With all the high-pitched squealing around yet another season of inspiring Kodak moments with Don Draper, it’s small wonder that the Tribeca Film Fest blog and newsletter has been publicizing Art & Copy, Doug Pray’s new documentary about advertising, as “The Real Mad Men.” (See how they’re tying it in to something that’s hot and current to generate WOM? Presto, marketing!) Anyway, you don’t have to be an AdHunt reading dork like myself to appreciate the significance of great creative advertising. Seriously, like what would have happened to all those dairy farmers without Got Milk? And let’s face it — Nike commercials can make grown men cry. If I were Rupert Murdoch, I would create a channel that ran only award-winning commercials from around the world (subtitled, of course) 24-7. The Ad Channel, if you will. Nothing to TiVo out — all ads, all the time. The content pays for itself! I’d especially tune in for the Japan hour to see everyone from Arnold Schwarzenegger to Brad Pitt sell brands. Anyway, my brain fart of the day.
Art & Copy opens tomorrow (8/21) at the IFC Center in New York, as well as other select markets.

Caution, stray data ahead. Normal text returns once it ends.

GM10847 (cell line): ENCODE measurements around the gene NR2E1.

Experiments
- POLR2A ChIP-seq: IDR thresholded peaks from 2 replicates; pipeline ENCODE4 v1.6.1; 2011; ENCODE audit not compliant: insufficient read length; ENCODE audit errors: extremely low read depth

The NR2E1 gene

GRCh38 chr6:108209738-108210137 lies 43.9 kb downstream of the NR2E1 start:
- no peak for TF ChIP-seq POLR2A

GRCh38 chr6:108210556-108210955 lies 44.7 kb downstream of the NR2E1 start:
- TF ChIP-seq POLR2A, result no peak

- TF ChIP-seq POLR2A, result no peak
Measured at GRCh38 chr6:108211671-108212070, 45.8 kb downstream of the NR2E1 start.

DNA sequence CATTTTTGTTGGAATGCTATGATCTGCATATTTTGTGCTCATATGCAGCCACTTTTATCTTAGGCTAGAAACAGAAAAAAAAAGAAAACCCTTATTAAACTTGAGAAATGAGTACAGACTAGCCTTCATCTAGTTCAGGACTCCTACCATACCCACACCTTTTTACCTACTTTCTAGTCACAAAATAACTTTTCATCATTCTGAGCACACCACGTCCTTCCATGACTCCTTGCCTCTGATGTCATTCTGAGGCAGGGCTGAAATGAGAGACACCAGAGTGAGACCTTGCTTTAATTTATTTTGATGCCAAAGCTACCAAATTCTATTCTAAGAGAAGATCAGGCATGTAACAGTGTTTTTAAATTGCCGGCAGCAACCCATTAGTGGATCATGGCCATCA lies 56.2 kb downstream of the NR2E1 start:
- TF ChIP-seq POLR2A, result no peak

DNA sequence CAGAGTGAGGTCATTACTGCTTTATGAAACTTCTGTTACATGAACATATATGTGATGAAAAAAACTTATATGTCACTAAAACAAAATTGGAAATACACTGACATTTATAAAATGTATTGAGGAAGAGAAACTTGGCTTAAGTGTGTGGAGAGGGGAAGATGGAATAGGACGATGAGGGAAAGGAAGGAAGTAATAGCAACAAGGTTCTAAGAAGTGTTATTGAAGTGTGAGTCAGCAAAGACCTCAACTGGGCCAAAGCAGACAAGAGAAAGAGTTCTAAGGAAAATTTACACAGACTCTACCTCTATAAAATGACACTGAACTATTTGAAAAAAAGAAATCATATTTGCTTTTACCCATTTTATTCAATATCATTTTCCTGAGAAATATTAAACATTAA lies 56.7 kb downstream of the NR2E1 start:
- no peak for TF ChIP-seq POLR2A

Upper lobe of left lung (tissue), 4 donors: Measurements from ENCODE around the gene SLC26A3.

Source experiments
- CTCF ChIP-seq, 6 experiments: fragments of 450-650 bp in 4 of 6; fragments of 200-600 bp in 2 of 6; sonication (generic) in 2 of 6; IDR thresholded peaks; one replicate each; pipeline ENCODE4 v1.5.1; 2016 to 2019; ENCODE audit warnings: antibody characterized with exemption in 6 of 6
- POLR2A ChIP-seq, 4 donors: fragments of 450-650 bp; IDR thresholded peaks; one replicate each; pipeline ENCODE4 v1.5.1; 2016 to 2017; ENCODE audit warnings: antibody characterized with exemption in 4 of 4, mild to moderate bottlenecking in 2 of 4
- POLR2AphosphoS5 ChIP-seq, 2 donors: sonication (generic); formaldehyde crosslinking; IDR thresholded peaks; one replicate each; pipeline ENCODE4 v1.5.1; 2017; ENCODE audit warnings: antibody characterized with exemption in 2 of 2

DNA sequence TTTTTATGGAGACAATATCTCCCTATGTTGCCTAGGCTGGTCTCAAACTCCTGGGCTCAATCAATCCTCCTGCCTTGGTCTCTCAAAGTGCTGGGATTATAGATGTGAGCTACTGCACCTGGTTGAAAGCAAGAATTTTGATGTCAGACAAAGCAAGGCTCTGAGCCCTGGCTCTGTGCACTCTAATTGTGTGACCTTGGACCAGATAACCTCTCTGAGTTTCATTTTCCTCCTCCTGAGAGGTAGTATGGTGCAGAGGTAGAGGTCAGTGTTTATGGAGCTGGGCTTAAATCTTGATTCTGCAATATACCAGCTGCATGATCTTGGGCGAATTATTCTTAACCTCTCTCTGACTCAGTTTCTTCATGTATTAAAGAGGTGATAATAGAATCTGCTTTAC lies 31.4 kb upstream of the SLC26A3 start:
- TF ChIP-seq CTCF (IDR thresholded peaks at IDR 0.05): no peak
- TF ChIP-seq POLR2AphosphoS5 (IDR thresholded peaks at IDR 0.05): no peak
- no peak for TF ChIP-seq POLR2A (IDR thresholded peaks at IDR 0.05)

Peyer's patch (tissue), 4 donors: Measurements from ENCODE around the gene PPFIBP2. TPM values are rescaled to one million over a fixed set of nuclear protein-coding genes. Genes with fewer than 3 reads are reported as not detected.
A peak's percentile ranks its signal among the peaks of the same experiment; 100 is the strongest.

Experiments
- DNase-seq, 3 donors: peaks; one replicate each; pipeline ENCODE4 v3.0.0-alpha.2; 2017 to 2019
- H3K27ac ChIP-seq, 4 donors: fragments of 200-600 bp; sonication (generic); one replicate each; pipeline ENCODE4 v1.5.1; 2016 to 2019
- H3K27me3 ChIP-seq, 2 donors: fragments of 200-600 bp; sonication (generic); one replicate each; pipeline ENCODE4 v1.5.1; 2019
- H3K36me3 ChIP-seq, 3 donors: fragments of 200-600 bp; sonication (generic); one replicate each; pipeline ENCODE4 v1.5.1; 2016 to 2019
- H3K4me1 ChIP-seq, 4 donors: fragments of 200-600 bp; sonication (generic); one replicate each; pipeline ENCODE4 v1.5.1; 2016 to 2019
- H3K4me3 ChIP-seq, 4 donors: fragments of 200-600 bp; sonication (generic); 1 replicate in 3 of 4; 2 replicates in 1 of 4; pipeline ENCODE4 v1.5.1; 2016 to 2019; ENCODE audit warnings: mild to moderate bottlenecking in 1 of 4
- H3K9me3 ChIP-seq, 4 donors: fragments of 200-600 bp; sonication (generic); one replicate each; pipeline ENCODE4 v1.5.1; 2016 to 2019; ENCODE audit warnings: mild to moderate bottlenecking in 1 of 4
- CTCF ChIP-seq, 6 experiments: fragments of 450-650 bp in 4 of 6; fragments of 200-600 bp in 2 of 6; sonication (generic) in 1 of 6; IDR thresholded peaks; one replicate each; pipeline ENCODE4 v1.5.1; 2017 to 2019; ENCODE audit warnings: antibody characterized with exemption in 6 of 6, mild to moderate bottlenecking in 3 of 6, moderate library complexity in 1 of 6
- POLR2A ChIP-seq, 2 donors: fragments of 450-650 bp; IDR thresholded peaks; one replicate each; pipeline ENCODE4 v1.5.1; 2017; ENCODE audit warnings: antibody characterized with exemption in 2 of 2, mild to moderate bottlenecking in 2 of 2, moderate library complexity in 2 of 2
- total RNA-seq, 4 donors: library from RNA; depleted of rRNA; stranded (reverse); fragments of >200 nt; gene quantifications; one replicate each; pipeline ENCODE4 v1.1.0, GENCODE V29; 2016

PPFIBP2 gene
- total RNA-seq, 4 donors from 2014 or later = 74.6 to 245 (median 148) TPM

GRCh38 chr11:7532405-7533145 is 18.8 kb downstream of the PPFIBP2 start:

Update: I saw this on Saturday and really enjoyed it despite the fact that there were a lot of gaps and questions that I wished they’d pursued, like what’s the impact of all this media fragmentation on the future of creating iconic, everyone-remembers-it advertising? Is the communal TV experience just being replaced by the forwarding of YouTube virals? In many ways the film felt like a eulogy for a golden age in advertising that will never return. The days when there were fewer channels and fewer billboards and no such thing as banner ads; the days when you could air a 30-second commercial and expect half the country to have seen it by lunchtime. The film definitely tended toward the nostalgic rather than giving us any sense of what to really expect in the future; which is fine, fair enough. For me it was just refreshing to see the celebration of truly great advertising while acknowledging that most everything else the industry produces is pure garbage. As a marketer, I don’t think I could have sat through another over-simplified Adbusters-esque “this is why advertising is evil and melting your brain” torture session. It’s great that this film is giving much deserved shout-outs to the visionaries who created the concept, art and copy for some of the most culture-defining public messages of our time.